The tenuous nitrogen atmosphere of the dwarf planet Pluto is predicted to ultimately collapse and freeze over.
Source: Sci News
Pluto is the smallest, coldest and most distant dwarf planet with an atmosphere in the Solar System.
It orbits the Sun every 248 years, and its surface temperature is between minus 378 and minus 396 degrees Fahrenheit (minus 228 – minus 238 degrees Celsius). Its atmosphere consists of nitrogen, with traces of methane and carbon monoxide.
University of Tasmania astronomer Andrew Cole and colleagues aimed to record the seasonal evolution of Pluto’s surface pressure by observing ground-based stellar occultations to gain the atmosphere’s profile including density, pressure and temperature.
“We were able to construct seasonal models of Pluto and how it responds to changes with the amount of sunlight it receives as it orbits the Sun,” Dr. Cole said.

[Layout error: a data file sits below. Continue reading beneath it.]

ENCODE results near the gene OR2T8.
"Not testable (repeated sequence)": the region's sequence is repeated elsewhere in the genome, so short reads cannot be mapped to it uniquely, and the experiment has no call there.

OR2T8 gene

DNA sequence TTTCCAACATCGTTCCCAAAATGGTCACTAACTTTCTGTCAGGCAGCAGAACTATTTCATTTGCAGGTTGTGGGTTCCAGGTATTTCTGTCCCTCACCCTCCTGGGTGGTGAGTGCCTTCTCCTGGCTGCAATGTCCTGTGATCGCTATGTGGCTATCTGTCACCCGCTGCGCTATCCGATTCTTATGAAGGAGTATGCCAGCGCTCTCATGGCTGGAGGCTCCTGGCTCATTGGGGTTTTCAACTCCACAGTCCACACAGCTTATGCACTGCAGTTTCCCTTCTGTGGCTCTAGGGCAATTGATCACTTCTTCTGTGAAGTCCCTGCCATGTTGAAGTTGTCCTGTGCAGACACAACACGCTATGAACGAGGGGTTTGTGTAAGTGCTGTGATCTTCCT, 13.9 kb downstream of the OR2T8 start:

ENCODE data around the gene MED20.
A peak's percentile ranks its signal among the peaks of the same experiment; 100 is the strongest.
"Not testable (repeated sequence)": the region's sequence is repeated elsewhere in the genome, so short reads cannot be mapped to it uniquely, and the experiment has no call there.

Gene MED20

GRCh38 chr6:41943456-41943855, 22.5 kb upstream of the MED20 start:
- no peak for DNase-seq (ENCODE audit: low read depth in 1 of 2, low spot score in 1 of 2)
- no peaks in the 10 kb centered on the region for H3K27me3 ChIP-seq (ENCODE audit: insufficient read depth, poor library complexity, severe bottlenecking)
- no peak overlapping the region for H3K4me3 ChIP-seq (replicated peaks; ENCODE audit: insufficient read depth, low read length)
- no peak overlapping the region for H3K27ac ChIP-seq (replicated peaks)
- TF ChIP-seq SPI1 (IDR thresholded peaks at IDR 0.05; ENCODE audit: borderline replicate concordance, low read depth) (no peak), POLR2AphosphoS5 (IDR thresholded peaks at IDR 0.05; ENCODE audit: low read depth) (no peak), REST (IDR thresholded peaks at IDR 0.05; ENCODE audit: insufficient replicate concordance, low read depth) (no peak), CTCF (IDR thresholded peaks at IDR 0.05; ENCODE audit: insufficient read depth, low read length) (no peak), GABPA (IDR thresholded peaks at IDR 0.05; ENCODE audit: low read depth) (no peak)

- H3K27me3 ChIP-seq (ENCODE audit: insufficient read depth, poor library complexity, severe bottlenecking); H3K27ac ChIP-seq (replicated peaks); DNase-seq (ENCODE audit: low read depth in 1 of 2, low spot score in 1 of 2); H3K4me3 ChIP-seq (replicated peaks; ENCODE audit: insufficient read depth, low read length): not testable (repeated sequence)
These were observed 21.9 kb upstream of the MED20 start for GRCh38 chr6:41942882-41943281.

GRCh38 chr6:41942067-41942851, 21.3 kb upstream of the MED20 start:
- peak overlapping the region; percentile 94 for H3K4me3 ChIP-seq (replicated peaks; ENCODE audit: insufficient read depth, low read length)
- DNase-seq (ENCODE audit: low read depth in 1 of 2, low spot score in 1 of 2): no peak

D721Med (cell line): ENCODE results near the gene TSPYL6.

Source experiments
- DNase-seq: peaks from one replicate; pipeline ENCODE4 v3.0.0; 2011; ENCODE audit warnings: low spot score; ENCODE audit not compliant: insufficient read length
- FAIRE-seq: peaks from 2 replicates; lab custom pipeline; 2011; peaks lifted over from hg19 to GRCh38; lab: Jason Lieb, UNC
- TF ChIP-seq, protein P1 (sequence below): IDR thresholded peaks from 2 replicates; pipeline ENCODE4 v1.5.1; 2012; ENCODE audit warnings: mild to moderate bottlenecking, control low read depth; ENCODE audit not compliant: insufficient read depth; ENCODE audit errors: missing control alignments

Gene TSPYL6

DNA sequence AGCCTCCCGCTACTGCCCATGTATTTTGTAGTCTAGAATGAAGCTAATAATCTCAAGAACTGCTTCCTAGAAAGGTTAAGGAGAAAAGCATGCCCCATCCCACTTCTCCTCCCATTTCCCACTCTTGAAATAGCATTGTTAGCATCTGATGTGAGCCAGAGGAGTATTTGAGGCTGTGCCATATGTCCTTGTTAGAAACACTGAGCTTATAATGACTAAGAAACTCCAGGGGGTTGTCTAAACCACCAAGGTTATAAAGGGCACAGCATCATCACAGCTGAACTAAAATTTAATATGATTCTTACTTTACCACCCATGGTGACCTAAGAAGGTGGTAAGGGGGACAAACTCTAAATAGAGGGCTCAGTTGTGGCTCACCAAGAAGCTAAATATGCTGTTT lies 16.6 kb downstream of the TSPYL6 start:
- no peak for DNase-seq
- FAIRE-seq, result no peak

“What we found was when Pluto is farthest away from the Sun, and during its winter in the northern hemisphere, nitrogen freezes out of the atmosphere.”
“The atmospheric pressure has tripled over the past three decades, but as the dwarf planet orbits, our modeling showed that most of the atmosphere would condense out to almost nothing left.”
“What our predictions show is that by 2030 the atmosphere is going to frost out and vanish around the whole planet.”
“If it does freeze over, Pluto may appear brighter in the sky due to sunlight reflecting,” he added.
The study’s results were also used in comparison with NASA’s New Horizons mission which gathered data during a flyby of Pluto in 2015.
“The striking red terrain seen in the New Horizons images could fade away if they are snowed under with nitrogen frost,” Dr. Cole said.
The findings will be published in the journal Astronomy & Astrophysics.